Disorders of the facial nerve can occur to men, women, and children, but they are more prominent among people over 40 years old, people with diabetes, upper respiratory ailments, or weak immune systems, or pregnant women. Cases of facial paralysis can be permanent or temporary, but in all circumstances there are treatments designed to improve facial function.
What causes sudden facial paralysis?
Infections, injuries, or tumors can cause facial nerve disorders, but the most common cause of facial weakness is Bell’s palsy. This disorder, which often comes on suddenly and reaches its peak within 48 hours, is probably due to the body’s response to a virus. When there is a virus, the facial nerve within the ear (temporal bone) swells, and this pressure on the nerve in the bony canal damages it.
The paralysis is likely to affect only one side of the face, but in rare cases it affects both sides of the face at once. Bell’s palsy may last from two to three weeks or longer. An early sign of improvement, such as getting a sense of taste back, is often a good indication that there will be a complete recovery.
What is the facial nerve?
The facial nerve resembles a telephone cable and contains 7,000 individual nerve fibers. Each fiber carries electrical impulses to a specific facial muscle. Information passing along the fibers of this nerve allows us to laugh, cry, smile, or frown. When half or more of these individual nerve fibers are interrupted, facial weakness occurs. If the nerve fibers are irritated, movements of the facial muscles appear as spasms or twitching. The facial nerve not only carries nerve impulses to the muscles of the face, but also to the tear glands, the saliva glands, and the muscle of the stirrup bone in the middle ear (the stapes). It also transmits taste from the front of the tongue.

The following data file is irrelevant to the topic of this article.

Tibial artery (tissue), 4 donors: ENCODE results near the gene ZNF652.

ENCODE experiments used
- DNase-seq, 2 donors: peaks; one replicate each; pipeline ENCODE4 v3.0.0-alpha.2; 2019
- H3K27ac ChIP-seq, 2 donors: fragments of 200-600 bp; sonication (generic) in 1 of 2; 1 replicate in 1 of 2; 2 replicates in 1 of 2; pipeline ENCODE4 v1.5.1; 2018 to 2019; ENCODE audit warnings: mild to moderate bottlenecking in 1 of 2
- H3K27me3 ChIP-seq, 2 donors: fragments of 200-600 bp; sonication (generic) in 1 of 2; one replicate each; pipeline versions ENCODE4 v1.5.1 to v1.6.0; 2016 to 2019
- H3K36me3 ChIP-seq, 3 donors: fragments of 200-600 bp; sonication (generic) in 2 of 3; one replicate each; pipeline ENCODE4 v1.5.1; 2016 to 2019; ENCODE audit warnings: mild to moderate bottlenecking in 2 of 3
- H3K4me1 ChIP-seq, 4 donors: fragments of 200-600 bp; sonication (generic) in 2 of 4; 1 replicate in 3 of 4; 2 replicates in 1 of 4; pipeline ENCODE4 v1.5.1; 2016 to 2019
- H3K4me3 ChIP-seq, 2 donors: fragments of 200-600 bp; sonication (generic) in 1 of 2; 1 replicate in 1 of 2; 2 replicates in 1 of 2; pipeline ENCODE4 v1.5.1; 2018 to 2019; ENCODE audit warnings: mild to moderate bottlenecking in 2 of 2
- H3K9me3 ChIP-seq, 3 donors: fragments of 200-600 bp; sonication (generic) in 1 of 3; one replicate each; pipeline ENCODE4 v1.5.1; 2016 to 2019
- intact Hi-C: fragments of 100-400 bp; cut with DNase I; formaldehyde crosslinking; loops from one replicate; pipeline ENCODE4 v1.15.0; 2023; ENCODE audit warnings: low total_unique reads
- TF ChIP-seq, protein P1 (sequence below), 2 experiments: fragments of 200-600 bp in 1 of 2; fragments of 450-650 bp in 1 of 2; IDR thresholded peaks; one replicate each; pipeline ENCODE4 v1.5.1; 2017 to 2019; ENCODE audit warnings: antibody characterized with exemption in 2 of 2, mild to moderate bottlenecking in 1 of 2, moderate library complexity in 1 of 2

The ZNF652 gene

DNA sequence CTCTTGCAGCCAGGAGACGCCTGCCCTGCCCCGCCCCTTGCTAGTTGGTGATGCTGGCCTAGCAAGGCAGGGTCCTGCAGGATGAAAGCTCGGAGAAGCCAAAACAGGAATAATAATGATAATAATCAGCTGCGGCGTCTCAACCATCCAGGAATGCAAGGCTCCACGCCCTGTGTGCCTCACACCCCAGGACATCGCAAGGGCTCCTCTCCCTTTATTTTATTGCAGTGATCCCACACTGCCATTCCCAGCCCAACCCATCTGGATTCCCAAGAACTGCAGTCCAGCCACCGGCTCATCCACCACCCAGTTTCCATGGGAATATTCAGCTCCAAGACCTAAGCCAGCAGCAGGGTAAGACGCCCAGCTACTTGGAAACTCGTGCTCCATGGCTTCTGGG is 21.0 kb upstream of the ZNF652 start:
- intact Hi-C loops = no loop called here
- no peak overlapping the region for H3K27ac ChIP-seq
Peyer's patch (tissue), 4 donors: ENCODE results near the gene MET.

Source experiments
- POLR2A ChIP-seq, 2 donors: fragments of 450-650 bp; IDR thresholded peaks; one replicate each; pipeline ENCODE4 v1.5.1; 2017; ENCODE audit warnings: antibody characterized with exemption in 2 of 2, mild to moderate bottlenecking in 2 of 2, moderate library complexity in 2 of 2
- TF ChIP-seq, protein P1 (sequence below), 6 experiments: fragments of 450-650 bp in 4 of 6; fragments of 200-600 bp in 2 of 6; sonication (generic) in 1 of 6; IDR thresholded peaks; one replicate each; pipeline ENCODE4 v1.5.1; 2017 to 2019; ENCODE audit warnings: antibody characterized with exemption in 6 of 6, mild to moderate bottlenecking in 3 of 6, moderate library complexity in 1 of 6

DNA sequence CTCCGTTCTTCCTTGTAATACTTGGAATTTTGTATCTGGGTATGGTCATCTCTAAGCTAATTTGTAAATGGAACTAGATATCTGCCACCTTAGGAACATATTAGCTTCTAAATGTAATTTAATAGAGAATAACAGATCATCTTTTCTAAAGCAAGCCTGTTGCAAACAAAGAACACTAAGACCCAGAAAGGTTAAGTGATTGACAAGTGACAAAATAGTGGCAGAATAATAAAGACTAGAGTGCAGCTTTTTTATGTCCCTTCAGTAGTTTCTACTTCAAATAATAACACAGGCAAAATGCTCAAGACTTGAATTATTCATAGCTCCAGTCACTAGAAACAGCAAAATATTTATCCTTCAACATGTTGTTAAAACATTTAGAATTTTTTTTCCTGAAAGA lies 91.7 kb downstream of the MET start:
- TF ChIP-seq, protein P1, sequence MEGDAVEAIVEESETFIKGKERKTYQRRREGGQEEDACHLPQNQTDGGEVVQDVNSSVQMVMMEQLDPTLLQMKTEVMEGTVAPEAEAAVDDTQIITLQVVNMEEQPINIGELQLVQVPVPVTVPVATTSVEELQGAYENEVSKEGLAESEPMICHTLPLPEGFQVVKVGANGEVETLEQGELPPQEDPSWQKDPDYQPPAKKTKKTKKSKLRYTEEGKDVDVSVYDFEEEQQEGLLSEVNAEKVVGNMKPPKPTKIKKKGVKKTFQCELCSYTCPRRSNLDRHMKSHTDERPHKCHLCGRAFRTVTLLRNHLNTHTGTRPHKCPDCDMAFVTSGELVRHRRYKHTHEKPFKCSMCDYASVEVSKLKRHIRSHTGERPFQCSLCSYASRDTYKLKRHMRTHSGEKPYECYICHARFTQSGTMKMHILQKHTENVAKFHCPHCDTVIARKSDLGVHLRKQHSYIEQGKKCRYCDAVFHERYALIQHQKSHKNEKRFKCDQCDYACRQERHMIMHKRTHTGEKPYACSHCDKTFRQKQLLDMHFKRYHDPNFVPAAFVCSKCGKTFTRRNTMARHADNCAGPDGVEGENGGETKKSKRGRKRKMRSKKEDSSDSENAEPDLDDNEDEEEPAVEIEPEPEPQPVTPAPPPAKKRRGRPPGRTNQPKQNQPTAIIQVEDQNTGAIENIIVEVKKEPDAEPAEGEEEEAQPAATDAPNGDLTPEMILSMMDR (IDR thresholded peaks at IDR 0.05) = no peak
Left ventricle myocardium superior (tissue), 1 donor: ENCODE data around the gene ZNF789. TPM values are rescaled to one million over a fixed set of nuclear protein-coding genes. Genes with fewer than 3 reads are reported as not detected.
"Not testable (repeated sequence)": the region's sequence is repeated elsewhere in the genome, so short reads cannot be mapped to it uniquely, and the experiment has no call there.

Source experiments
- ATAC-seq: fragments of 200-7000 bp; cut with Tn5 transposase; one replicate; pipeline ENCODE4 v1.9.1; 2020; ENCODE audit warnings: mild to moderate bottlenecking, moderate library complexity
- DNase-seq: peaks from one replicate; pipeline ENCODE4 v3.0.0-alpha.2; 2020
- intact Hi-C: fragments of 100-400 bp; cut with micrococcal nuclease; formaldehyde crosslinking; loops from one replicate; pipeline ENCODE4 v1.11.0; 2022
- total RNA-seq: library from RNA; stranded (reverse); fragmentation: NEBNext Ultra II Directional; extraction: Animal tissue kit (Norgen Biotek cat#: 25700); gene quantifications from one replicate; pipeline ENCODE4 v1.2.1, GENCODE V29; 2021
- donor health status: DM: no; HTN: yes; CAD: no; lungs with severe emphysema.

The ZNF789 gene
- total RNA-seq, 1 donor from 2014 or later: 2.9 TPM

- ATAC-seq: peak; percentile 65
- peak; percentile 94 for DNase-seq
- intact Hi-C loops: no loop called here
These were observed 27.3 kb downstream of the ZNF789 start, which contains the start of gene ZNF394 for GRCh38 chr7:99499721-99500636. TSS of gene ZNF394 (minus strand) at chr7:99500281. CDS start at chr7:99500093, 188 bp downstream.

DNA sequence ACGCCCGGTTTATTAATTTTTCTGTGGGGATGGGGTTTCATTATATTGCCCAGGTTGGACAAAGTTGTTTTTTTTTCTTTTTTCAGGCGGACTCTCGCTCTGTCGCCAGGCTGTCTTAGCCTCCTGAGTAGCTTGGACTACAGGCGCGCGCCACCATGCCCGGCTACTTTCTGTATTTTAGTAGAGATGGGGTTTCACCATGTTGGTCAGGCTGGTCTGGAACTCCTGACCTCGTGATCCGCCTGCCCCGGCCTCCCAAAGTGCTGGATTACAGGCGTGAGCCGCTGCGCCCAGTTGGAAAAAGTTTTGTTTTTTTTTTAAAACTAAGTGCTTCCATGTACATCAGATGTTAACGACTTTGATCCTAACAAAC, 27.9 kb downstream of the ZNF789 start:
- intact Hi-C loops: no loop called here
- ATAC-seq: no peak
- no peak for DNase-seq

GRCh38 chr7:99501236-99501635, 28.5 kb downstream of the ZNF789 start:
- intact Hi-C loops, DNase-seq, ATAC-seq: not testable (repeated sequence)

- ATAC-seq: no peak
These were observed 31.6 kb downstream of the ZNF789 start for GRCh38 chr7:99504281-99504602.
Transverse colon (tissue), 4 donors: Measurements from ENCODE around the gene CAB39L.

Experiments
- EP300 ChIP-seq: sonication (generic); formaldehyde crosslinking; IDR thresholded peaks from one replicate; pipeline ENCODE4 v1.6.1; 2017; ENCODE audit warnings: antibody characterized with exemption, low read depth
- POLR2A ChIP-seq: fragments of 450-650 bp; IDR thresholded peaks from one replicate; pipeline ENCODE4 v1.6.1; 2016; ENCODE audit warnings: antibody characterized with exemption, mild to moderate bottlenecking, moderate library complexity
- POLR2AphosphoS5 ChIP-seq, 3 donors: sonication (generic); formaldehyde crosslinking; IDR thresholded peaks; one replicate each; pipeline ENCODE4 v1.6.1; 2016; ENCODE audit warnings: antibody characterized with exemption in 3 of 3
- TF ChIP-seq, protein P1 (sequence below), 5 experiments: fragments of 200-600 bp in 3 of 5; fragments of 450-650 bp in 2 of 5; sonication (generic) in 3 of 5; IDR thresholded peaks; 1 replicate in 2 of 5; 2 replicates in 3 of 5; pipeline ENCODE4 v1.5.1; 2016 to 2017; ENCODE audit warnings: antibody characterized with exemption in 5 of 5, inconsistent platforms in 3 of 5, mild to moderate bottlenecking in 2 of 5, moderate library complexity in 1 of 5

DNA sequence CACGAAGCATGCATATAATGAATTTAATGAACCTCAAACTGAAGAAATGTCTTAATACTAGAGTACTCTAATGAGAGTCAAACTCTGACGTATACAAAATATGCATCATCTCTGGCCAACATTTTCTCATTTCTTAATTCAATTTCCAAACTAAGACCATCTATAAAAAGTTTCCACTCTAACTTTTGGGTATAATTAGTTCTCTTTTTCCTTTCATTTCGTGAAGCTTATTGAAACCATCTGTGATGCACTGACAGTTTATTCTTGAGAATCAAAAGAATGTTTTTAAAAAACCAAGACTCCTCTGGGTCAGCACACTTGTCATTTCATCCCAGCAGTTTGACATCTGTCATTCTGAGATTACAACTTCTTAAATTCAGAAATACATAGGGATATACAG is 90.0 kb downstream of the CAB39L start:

How does the facial nerve affect facial expression?
The facial nerve passes through the base of the skull in transit from the brain to the muscles that control facial expressions. After leaving the brain, the nerve enters the temporal bone through the internal auditory canal, a small bony tube, in very close association with the hearing and balance nerves. Along its inch-and-a-half course through a small canal within the temporal bone, the facial nerve winds around the three middle ear bones, in back of the eardrum, and then through the mastoid (the bony area behind the part of the ear that is visible).
After the facial nerve leaves the mastoid, it passes through the salivary or parotid gland and divides into many branches. The facial nerve has four components with several distinct functions: facial expression, taste sensation, skin sensation, and saliva and tear production.
How are facial nerve disorders treated?
Since otolaryngologist—head and neck surgeons have special training and experience in managing facial nerve disorders, they are the most qualified physicians to perform an in-depth evaluation of abnormal movement or paralysis of the face. An evaluation will include an examination of the head, neck, and ears, as well as a series of tests.